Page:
Russia strike on Mariupol hospital hits children's and maternity ward

Russia strike on Mariupol hospital hits children's and maternity ward By A Robin - March 09, 2022
Maternity hospital in the Ukrainian city of Mariupol

Maternity hospital in the Ukrainian city of Mariupol

A maternity hospital in the Ukrainian city of Mariupol has been decimated in a 'direct hit' by Russian rockets leaving children buried in the rubble, President Zelensky has said, in what he described as an 'atrocity.'

Footage has emerged of badly wounded patients and nurses being evacuated from decimated buildings, while pregnant women were carried out on stretchers into a courtyard covered in rubble and littered with huge craters.

Zelensky himself posted a video showing the badly damaged hospital buildings, filmed inside a destroyed ward room with its windows blown out and ceiling partially collapsed. More footage showed a car park covered in rubble and the smouldering wrecks of vehicles as injured families staggered into the freezing air while snow fell.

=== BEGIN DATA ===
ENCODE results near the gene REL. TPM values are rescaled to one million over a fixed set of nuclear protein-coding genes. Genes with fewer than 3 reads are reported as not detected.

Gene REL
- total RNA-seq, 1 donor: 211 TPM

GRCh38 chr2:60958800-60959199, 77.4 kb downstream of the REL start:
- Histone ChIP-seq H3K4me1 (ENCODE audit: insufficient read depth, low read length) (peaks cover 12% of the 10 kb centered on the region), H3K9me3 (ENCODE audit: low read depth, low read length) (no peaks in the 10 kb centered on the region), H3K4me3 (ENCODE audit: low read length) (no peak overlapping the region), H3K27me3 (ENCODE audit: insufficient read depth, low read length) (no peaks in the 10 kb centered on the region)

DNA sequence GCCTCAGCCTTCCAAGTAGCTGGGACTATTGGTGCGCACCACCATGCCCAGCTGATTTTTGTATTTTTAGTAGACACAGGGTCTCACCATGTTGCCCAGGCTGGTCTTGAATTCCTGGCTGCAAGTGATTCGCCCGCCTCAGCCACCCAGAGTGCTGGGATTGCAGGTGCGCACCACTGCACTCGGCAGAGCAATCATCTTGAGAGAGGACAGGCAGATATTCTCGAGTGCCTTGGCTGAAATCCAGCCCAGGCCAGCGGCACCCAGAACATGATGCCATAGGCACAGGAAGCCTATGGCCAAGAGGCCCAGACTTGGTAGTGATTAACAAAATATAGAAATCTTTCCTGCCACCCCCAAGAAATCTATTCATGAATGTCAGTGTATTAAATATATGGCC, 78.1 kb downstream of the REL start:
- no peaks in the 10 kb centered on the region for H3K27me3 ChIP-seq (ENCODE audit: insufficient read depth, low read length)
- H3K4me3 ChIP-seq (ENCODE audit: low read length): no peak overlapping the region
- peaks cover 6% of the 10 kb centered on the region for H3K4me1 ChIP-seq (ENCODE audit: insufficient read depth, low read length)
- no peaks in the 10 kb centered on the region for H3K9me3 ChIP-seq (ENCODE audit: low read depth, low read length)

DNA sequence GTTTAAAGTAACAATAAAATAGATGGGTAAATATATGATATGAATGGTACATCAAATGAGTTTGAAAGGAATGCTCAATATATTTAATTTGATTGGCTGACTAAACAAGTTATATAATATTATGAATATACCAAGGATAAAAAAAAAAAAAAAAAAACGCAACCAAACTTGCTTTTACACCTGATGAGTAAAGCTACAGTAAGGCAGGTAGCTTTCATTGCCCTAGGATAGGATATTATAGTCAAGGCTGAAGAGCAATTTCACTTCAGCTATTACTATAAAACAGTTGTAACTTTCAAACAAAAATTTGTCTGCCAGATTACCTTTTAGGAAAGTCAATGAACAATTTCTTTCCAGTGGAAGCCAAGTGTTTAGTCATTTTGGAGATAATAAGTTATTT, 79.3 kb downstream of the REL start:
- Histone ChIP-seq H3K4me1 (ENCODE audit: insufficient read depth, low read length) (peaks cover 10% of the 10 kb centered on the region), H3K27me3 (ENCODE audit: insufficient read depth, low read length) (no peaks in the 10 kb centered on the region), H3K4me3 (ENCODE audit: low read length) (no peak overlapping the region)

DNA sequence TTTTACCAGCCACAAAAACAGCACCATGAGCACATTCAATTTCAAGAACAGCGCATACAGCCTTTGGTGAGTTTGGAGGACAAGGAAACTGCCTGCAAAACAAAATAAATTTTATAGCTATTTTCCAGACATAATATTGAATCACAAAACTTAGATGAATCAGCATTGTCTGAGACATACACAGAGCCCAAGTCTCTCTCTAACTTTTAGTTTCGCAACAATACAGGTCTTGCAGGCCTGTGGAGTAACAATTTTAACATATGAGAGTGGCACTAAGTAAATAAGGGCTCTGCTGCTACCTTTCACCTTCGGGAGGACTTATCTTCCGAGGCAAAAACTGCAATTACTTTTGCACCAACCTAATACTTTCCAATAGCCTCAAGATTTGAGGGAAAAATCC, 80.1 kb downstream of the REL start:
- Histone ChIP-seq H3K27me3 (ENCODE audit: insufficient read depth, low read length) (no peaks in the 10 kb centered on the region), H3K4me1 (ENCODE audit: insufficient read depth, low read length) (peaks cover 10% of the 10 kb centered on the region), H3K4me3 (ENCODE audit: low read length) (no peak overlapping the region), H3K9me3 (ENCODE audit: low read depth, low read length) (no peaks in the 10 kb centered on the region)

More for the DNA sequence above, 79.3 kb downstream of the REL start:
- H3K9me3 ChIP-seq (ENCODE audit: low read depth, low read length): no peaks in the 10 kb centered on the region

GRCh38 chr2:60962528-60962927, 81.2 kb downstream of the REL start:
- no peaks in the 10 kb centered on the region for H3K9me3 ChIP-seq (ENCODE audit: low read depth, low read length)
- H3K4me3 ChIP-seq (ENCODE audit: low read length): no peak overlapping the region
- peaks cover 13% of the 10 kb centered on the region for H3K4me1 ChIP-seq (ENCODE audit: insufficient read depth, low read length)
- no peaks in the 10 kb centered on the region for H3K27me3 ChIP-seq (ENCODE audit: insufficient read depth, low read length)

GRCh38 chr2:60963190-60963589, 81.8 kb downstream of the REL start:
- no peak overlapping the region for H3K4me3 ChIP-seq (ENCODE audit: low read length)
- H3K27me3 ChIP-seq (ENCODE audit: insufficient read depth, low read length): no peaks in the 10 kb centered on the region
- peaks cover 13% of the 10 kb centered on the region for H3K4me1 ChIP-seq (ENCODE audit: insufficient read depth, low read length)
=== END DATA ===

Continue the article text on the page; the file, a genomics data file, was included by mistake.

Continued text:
'Direct strike of Russian troops at the maternity hospital. People, children are under the wreckage. Atrocity! How much longer will the world be an accomplice ignoring terror? Close the sky right now! Stop the killings! You have power but you seem to be losing humanity,' the President tweeted. 

British Prime Minister Boris Johnson condemned the strike as 'depraved' and vowed to step up support to the beleaguered Ukrainian military.

He said the UK was considering more support for Ukraine to defend itself against airstrikes and would hold President Vladimir Putin to account 'for his terrible crimes'.